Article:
Falck Medical, INC, an FDA registered corporation, is a leading developer of innovative technologies with applications in the diagnosis and treatment of ischemic retinopathies, age related retinopathies and glaucoma. All of the technologies are covered by multiple national/international patents and patent pending applications.

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"Deus ex Machina"

FAT1 Multifunction Tonometer:

Falck Medical Multifunction Tonometer – FAT1TM
                         The New Standard
Slit Lamp Mounted, Cleared by the FDA for Tonometry, Ocular Pulse Amplitude, Tonography, and Ophthalmodynamometry Measurement.


1. Tonometry - IOP Measurement

  • Touch Screen User Input

  • Applanation Method

  • No fluorescein, No Subjective Mire Alignment

  • 60 Automated Measurements in 3 Seconds

  • Measures Variation of IOP with Cardiac Cycle – True IOP

  • Corneal Resistance and Wetness Compensation

2. Ocular Pulse Amplitude Measurement

  • Variation in IOP that Occurs with Blood Flow

  • Systolic and Diastolic Waveform Recorded and Displayed

3. Tonography Measurement

  •  Measures Outflow of Aqueous Humor

  • Decreased Outflow in Glaucoma

  • Therapy is Directed at Increasing Outflow to Lower IOP

  • Outflow Measurement Useful for Glaucoma Management

4. Ophthalmodynamometry Measurement

  • Pulsatile Force of Central Retinal Artery

  • Central Retinal Artery Pressure Decreased in Vascular Disease

  • Estimate Ocular Perfusion Pressure, Important in Glaucoma Management

5. Single Use Disposable Prism

  • Effectively Blocks Transmission of Infectious Disease

  • Eliminates Risk of Transmission

6. Electronic Data Storage

  • USB Flash Drive

  • Numeric File

  • Excel Format

7. Data Display

  • Average Value with Percent Variation

  • Multiple Data Points within each Measurement Analyzed for Repeatability and Accuracy

Raise Your Standard of Care, Eliminate Infection Risk, Enhance Your Practice


Clinical and Laboratory Trials Summary:

Tonometry Study Summary:

In a clinical trial comparing of the Falck Medical Multifunction Tonometer (FAT1) in 205 eyes
the following results were obtained:

  • No statistical relationship found between FAT1 readings and corneal curvature or thickness, r2 < 0.05.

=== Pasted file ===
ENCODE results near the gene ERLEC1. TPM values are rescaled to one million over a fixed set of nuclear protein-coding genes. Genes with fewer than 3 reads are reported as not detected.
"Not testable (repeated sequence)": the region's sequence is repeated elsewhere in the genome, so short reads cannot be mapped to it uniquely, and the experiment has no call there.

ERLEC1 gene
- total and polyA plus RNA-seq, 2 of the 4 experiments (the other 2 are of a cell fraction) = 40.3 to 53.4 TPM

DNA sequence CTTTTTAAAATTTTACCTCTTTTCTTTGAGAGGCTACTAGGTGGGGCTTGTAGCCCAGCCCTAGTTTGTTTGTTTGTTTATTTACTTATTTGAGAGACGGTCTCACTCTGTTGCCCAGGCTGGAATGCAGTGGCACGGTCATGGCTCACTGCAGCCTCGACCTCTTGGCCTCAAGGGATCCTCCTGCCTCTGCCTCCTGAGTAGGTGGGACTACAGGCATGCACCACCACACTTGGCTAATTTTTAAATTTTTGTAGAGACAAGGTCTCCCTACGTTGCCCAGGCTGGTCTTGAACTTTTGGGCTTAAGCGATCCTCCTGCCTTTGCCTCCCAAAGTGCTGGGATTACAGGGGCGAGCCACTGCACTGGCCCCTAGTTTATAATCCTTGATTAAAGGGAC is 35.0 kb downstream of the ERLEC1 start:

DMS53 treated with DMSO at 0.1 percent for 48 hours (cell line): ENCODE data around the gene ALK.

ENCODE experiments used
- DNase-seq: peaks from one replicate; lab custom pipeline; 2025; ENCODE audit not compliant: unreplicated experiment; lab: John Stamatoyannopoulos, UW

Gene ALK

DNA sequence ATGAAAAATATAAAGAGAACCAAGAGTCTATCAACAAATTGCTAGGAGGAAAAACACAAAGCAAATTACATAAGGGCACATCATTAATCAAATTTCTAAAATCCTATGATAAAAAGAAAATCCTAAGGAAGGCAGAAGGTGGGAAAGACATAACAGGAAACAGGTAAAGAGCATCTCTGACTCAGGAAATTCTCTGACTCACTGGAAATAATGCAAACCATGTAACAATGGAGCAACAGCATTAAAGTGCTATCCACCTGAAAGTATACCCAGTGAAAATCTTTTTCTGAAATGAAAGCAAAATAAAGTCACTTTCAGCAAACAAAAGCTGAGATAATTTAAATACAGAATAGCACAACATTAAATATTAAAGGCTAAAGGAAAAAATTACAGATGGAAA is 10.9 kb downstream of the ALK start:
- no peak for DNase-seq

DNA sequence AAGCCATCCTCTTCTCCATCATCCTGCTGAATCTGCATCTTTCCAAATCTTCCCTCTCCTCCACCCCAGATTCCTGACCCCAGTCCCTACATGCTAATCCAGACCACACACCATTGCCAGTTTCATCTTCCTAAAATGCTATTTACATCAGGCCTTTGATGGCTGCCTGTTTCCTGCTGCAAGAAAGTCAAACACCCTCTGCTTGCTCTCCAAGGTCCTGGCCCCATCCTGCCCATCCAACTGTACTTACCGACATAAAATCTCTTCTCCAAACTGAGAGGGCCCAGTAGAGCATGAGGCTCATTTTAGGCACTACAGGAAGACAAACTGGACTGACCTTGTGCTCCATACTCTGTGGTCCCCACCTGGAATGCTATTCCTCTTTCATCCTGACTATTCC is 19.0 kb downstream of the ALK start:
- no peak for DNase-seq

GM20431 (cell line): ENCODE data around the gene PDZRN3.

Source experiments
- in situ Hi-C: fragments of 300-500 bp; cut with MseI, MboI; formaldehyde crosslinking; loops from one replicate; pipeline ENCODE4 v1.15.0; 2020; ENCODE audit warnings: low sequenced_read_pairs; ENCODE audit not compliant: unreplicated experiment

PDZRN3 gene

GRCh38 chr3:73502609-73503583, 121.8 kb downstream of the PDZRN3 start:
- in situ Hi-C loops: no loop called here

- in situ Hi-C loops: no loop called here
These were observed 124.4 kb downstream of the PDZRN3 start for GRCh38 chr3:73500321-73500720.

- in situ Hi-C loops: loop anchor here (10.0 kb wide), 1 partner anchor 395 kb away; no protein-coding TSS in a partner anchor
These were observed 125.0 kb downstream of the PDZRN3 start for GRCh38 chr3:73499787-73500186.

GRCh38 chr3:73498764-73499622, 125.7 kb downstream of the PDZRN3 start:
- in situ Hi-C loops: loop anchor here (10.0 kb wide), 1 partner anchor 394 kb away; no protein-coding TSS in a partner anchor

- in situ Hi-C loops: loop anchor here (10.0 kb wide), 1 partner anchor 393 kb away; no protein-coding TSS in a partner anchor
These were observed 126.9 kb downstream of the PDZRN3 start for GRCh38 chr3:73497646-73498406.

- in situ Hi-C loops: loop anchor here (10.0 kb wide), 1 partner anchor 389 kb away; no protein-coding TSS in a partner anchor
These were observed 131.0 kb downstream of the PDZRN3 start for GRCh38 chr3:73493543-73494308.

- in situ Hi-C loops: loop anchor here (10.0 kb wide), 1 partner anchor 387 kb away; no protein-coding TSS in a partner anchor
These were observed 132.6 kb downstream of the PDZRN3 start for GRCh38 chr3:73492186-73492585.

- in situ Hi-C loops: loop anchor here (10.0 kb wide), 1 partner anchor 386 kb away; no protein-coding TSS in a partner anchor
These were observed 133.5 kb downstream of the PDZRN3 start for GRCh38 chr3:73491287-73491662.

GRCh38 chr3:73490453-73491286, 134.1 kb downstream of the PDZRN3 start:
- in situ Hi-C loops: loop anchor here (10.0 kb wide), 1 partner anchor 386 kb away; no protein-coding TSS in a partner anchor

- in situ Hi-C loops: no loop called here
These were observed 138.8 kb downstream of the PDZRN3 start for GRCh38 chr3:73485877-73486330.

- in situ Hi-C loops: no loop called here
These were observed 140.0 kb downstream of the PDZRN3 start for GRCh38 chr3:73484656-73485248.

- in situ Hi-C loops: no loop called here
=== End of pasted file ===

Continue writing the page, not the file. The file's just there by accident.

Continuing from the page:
Manometric Study Summary:

In a comparative study of the FAT1 readings to a reference u-tube mercury manometer using human eye bank eyes, the following results were obtained:

  • Average Coefficient of Variation: 2.6% +/- 0.10 (5 to 50mmHg).
     

  • Average Standard Deviation: 0.7 mmHg +/- 0.4 (5 to 50mmHg).

Clinical Tonography Trial Summary:

In a clinical trial comparing the FAT1 to a reference indentation tonographer for the measurement of conventional outflow facility in 91 eyes from 91 subjects the following results were obtained:

  • The mean conventional outflow facility (C) difference between the FAT1 and the reference Indentation Tonographer over a range of 0.01 to 0.70 ul/min/mmHg was 0.0043 ul/min/mmHg ( 95% CI, 0.001 to 0.0076 ), n= 182.
     

  • Average FAT1 conventional outflow facility measurement in the glaucoma group was 0.09 +/- 0.05 and in the non-glaucoma group was 0.31 +/- 0.12 ul/min/mmHg, p < 0.0001, n = 182.
     

  • Average FAT1 IOP measurement in the glaucoma group was 20.02 +/- 5.5 and in the non-glaucoma group was 18.6 +/- 2.4, p = 0.01, n = 182.
     

  • In the High outflow facility group (C > 0.18) (non-glaucoma, 28/30 eyes) 93.3% of the paired differences were within +/- 1.96 standard deviations of the mean difference between the FAT1 and the reference Indentation Tonographer, n=60.
     

  • In the Medium outflow facility group (C >0.09 < 0.18) (glaucoma, 29/31 eyes) 95.2% of the paired differences were within +/- 1.96 standard deviations of the mean difference, n=62.
     

  • In the Low outflow facility group (C < 0.09) (glaucoma, 30/30 eyes) 96.7% of the paired differences were within +/- 1.96 standard deviations of the mean difference, n=60.

Tonographic Laboratory Study Summary:

In a comparative tonographic laboratory study using freshly enucleated preserved eye bank eyes, the following results were obtained:

  • For every 10 mmHg change in IOP average anterior chamber fluid volume change was 3.22 ul/minute, for a 20 mmHg change in IOP average anterior fluid volume change was 7.027 ul/minute and for 30 mmHg change in IOP average anterior fluid volume change was 11.75 ul/minute, r2 = 0.99.
     

  • The correlation coefficient for volume decrease and corneal indentation was 0.999.
     

  • The correlation coefficient for volume decrease and applanation diameter was 0.997.

Clinical Ophthalmodynamometry (OPH) Study Summary:

In a clinical trial involving 42 adult eyes where ipsi-lateral OPH force, brachial artery blood pressure and IOP were recorded, the following results were obtained:

  • The average OPH estimated Central Retinal Artery Force was 59.73 +/- 11.10 mmHg.
     

  • The Mean Brachial Artery Blood Pressure (MBAP) was 93.16 +/- 8.32 mmHg.